"First Impressions" Press Release
William Traver Gallery, August 1998

Janusz Pozniak's sculpture touches upon the metaphorical archetype of the body as vessel while foregoing, as critic Geoff Wichert has noted, all but vestigial utilitarian references. (UrbanGlass Quarterly, Fall 1996) The artist asserts that the impetus for his work is rooted in his impressions of people and in the recollection of events, yet the abstract nature of his sculpture remains sufficiently enigmatic to invite personal associations into the identity of the work.

Born and educated in England, Janusz Pozniak relocated to Seattle nearly ten years ago. Over the years he has worked professionally in association with numerous renowned glass artists including Dante Marioni, Benjamin Moore, Dale Chihuly, Lino Tagliapietra, Sonja Blomdahl, and Dick Marquis. Pozniak has been a visiting artist/lecturer at Rhode Island School of Design, Tyler School of Art, and Alfred University, among others, and has been the recipient of numerous awards from institutions such as Pilchuck Glass School, Haystack Mountain School of Craft, and Artist Trust.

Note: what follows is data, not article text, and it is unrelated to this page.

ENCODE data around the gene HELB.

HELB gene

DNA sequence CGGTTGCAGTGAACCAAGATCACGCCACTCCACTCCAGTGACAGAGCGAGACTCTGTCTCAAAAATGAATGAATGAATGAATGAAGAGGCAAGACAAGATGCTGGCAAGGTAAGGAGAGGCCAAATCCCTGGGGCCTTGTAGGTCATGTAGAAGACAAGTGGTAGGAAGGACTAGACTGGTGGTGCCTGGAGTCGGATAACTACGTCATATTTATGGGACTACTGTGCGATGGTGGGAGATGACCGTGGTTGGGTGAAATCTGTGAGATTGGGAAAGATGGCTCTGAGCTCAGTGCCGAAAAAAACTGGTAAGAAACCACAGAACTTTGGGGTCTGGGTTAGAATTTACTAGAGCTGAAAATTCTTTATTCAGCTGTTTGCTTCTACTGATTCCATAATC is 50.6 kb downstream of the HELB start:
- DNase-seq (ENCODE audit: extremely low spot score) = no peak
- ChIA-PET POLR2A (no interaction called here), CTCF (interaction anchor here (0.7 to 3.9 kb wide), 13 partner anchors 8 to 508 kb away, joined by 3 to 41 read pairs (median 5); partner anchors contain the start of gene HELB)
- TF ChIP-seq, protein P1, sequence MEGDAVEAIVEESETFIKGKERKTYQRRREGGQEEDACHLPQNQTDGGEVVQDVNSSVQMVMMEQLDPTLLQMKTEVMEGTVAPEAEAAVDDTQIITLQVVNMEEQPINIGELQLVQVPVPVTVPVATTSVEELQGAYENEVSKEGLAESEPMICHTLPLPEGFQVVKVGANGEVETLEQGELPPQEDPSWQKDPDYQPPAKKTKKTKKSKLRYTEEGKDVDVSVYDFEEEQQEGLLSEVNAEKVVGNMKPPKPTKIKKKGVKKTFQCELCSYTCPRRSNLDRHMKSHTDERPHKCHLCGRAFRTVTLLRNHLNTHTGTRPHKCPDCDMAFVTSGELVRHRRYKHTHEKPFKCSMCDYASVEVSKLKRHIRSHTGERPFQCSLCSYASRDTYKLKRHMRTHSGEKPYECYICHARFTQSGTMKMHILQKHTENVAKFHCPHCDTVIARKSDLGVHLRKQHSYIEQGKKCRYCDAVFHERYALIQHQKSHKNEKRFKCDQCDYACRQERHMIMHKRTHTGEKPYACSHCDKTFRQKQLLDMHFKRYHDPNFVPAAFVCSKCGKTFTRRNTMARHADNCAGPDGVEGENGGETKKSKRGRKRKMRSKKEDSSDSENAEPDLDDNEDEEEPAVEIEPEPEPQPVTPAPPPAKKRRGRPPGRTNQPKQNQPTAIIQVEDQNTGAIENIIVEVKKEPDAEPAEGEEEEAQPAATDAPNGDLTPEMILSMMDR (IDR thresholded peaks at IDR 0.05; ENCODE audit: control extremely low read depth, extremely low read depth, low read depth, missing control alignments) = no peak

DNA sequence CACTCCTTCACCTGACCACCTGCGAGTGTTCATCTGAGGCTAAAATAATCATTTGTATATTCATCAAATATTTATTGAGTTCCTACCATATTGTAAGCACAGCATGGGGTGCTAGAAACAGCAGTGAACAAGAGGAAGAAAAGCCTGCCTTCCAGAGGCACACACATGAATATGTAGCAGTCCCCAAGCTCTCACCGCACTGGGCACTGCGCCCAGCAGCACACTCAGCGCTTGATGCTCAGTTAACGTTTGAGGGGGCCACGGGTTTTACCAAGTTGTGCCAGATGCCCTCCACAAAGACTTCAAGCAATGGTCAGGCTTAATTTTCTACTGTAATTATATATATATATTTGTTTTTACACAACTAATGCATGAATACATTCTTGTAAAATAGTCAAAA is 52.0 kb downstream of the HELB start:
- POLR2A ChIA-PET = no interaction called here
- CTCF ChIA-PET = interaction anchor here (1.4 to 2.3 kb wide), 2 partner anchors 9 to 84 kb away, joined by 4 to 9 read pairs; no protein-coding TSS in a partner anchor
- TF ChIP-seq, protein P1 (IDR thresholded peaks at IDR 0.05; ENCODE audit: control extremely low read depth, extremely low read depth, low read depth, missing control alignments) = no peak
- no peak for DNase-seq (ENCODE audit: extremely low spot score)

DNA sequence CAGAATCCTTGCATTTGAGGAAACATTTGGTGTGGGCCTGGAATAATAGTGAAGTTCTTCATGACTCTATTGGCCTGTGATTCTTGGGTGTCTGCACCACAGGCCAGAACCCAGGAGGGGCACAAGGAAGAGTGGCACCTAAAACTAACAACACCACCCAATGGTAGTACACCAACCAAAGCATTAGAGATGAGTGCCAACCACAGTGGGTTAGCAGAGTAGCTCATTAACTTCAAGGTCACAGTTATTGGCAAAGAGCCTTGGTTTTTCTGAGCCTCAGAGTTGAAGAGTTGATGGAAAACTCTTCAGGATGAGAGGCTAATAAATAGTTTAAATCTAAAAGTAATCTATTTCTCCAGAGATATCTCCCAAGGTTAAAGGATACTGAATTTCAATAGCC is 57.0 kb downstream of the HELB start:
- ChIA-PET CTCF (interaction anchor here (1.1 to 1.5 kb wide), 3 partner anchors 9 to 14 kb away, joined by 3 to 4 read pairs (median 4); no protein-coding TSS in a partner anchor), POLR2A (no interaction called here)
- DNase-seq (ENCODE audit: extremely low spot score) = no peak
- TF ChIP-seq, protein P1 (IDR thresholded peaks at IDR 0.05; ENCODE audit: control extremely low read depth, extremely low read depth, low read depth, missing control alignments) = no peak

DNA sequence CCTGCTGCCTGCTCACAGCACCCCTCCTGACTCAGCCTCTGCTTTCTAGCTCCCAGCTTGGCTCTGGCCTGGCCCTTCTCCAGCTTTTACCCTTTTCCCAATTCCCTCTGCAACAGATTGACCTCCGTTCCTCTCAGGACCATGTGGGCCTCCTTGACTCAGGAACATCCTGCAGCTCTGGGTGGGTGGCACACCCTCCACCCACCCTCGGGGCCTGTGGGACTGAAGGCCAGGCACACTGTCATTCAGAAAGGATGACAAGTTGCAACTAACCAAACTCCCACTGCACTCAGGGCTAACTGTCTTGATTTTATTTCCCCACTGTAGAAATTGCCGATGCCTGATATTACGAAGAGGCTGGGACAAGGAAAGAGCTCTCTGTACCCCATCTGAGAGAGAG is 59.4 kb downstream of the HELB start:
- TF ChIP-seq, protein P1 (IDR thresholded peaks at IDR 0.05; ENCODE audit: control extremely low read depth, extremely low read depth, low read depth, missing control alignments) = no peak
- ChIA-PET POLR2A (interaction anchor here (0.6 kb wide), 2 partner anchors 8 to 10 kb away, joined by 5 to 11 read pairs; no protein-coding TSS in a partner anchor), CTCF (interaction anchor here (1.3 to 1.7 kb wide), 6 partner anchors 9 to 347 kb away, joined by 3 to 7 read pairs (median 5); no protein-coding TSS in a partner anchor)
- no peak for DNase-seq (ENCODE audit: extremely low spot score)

"A New Generation: Preston Singletary, Paul Cunningham and Janusz Pozniak" by Geoff Wichert
Glass: The UrbanGlass Art Quarterly, No. 64, Fall 1996, p.53, ill.

The three gaffers represented in A New Generation have a lot in common. They learned their skills over a decade of experience, working for and with the world's best glassblowers. They know how to make anything, over and over again, precisely the way it's supposed to look. It gives them great freedom, but also a particular idea about what the work is. They tend to produce variations on a theme, the glass world1s idea of a 'series.' They invoke the vocabulary of vessels, but for sculptural use, not for utility. They leave no fingerprints, and acknowledge gravity only by resistance. Shapes range from controlled to severe. Glass is thin. Colors run from strong to brilliant. [...]

Janusz Pozniak shows a dozen pieces twice the size of anything else. Aggressively colored with contrasting studs, they are blatantly sexual, and though they jest at male posturing, it's still one man teasing another. Jester, a large flask covered in bright yellow-on clear harlequin, has two counter-balanced necks, each spouting a chain of black balls. This is bravura glass making, accomplishing the more difficult feat of being genuinely funny without satire. Pozniak forgoes all but vestigial utilitarian references. Yes, these shapes could have become vessels, and those could be stoppers, but the real parallel is to human bodies with symbolic heads. This is a generation too ironic to admit a metaphor but too sharp not to make one.